In this present time we learn to bear with equanimity the ills to which even good men are subject, and to hold cheap the blessings which even the wicked enjoy. And consequently, even in those conditions of life in which the justice of God is not apparent, His teaching is salutary. For we do not know by what judgment of God this good man is poor and that bad man rich; why he who, in our opinion, ought to suffer acutely for his abandoned life enjoys himself, while sorrow pursues him whose praiseworthy life leads us to suppose he should be happy; why the innocent man is dismissed from the bar not only unavenged, but even condemned, being either wronged by the iniquity of the judge, or overwhelmed by false evidence, while his guilty adversary, on the other hand, is not only discharged with impunity, but even has his claims admitted; why the ungodly enjoys good health, while the godly pines in sickness; why ruffians are of the soundest constitution, while they who could not hurt any one even with a word are from infancy afflicted with complicated disorders; why he who is useful to society is cut off by premature death, while those who, as it might seem, ought never to have been so much as born have lives of unusual length; why he who is full of crimes is crowned with honors, while the blameless man is buried in the darkness of neglect. But who can collect or enumerate all the contrasts of this kind? But if this anomalous state of things were uniform in this life, in which, as the sacred Psalmist says, “Man is like to vanity, his days as a shadow that passeth away,”1 —so uniform that none but wicked men won the transitory prosperity of earth, while only the good suffered its ills,—this could be referred to the just and even benign judgment of God. We might suppose that they who were not destined to obtain those everlasting benefits which constitute human blessedness were either deluded by transitory blessings as the just reward of their wickedness, or were, in God’s mercy, consoled by them, and that they who were not destined to suffer eternal torments were afflicted with temporal chastisement for their sins, or were stimulated to greater attainment in virtue. But now, as it is, since we not only see good men involved in the ills of life, and bad men enjoying the good of it, which seems unjust, but also that evil often overtakes evil men, and good surprises the good, the rather on this account are God’s judgments unsearchable, and His ways past finding out. Although, therefore, we do not know by what judgment these things are done or permitted to be done by God, with whom is the highest virtue, the highest wisdom, the highest justice, no infirmity, no rashness, no unrighteousness, yet it is salutary for us to learn to hold cheap such things, be they good or evil, as attach indifferently to good men and bad, and to covet those good things which belong only to good men, and flee those evils which belong only to evil men. But when we shall have come to that judgment, the date of which is called peculiarly the day of judgment, and sometimes the day of the Lord, we shall then recognize the justice of all God’s judgments, not only of such as shall then be pronounced, but of all which take effect from the beginning, or may take effect before that time. And in that day we shall also recognize with what justice so many, or almost all, the just judgments of God in the present life defy the scrutiny of human sense or insight, though in this matter it is not concealed from pious minds that what is concealed is just.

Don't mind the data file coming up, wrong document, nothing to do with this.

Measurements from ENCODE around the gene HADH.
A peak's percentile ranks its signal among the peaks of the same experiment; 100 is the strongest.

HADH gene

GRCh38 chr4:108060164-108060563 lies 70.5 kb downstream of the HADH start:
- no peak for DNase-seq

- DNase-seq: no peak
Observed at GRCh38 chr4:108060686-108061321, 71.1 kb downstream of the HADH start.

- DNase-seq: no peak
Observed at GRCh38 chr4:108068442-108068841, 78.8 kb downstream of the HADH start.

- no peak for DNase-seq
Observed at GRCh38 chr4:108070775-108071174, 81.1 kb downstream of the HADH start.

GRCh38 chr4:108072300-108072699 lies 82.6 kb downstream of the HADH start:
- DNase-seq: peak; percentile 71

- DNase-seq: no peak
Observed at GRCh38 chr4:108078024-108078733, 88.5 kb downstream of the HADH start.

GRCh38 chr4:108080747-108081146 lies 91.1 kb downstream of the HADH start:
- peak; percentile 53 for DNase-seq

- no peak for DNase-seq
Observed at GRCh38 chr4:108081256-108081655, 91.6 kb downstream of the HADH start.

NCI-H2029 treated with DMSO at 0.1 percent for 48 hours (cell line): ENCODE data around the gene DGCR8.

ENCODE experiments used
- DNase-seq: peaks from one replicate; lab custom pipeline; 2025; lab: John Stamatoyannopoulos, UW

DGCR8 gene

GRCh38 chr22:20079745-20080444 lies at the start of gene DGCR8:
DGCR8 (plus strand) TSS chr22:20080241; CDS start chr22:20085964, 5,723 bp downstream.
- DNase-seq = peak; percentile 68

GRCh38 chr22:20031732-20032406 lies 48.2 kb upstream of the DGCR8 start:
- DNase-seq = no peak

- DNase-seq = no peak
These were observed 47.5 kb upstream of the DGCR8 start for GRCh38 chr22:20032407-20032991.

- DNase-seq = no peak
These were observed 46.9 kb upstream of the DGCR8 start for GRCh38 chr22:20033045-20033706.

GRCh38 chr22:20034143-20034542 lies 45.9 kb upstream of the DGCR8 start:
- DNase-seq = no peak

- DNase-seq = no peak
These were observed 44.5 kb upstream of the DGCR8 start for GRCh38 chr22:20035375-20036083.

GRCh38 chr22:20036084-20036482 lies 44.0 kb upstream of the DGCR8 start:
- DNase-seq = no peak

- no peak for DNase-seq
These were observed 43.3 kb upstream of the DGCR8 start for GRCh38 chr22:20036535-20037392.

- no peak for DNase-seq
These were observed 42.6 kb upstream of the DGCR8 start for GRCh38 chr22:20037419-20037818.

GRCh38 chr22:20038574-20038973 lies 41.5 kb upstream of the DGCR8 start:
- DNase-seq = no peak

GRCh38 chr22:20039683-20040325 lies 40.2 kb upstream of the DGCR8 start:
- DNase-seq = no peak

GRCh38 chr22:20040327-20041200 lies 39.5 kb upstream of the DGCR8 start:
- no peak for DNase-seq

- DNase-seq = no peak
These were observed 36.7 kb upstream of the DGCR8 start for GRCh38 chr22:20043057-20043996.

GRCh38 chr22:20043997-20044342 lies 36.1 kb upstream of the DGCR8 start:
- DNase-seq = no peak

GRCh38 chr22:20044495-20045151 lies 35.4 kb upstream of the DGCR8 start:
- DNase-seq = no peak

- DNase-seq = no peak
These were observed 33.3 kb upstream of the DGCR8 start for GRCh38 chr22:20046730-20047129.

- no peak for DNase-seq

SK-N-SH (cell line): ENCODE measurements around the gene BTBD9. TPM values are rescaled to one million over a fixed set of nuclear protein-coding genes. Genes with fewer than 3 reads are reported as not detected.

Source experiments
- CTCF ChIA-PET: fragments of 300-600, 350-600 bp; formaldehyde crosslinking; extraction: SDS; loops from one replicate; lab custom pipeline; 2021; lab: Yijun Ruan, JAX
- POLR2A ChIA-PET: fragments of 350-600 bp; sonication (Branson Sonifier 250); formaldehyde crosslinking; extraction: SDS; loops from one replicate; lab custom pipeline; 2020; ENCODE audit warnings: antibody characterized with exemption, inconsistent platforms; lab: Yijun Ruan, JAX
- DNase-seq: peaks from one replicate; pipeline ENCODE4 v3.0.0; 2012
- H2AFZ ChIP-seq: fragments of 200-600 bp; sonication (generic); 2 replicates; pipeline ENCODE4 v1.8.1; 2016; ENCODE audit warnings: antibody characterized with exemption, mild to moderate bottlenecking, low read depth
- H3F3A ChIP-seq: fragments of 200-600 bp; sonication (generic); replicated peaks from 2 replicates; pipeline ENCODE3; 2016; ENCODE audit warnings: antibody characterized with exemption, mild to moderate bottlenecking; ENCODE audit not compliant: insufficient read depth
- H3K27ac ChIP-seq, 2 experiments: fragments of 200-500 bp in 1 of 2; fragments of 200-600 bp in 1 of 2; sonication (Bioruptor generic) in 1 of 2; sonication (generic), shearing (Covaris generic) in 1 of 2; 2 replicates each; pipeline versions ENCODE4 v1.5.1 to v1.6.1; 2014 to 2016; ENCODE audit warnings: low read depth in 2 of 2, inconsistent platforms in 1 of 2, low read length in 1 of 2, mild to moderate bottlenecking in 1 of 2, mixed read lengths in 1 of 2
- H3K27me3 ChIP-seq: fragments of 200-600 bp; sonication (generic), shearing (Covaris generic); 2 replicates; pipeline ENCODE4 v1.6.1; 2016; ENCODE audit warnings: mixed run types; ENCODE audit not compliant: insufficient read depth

WHAT SOLOMON, IN THE BOOK OF ECCLESIASTES, SAYS REGARDING THE THINGS WHICH HAPPEN ALIKE TO GOOD AND WICKED MEN.
Solomon, the wisest king of Israel, who reigned in Jerusalem, thus commences the book called Ecclesiastes, which the Jews number among their canonical Scriptures: “Vanity of vanities, said Ecclesiastes, vanity of vanities; all is vanity. What profit hath a man of all his labor which he hath taken under the sun?”2 And after going on to enumerate, with this as his text, the calamities and delusions of this life, and the shifting nature of the present time, in which there is nothing substantial, nothing lasting, he bewails, among the other vanities that are under the sun, this also, that though wisdom excelleth folly as light excelleth darkness, and though the eyes of the wise man are in his head, while the fool walketh in darkness,1 yet one event happeneth to them all, that is to say, in this life under the sun, unquestionably alluding to those evils which we see befall good and bad men alike. He says, further, that the good suffer the ills of life as if they were evil doers, and the bad enjoy the good of life as if they were good. “There is a vanity which is done upon the earth; that there be just men unto whom it happeneth according to the work of the wicked: again, there be wicked men, to whom it happeneth according to the work of the righteous. I said, that this also is vanity.”2 This wisest man devoted this whole book to a full exposure of this vanity, evidently with no other object than that we might long for that life in which there is no vanity under the sun, but verity under Him who made the sun. In this vanity, then, was it not by the just and righteous judgment of God that man, made like to vanity, was destined to pass away? But in these days of vanity it makes an important difference whether he resists or yields to the truth, and whether he is destitute of true piety or a partaker of it,—important not so far as regards the acquirement of the blessings or the evasion of the calamities of this transitory and vain life, but in connection with the future judgment which shall make over to good men good things, and to bad men bad things, in permanent, inalienable possession. In fine, this wise man concludes this book of his by saying, “Fear God, and keep His commandments: for this is every man. For God shall bring every work into judgment, with every despised person, whether it be good, or whether it be evil.”3 What truer, terser, more salutary enouncement could be made? “Fear God,” he says, “and keep His commandments: for this is every man.” For whosoever has real existence, is this, is a keeper of God’s commandments; and he who is not this, is nothing. For so long as he remains in the likeness of vanity, he is not renewed in the image of the truth. “For God shall bring into judgment every work,”—that is, whatever man does in this life,—“whether it be good or whether it be evil, with every despised person,”—that is, with every man who here seems despicable, and is therefore not considered; for God sees even him, and does not despise him nor pass him over in His judgment.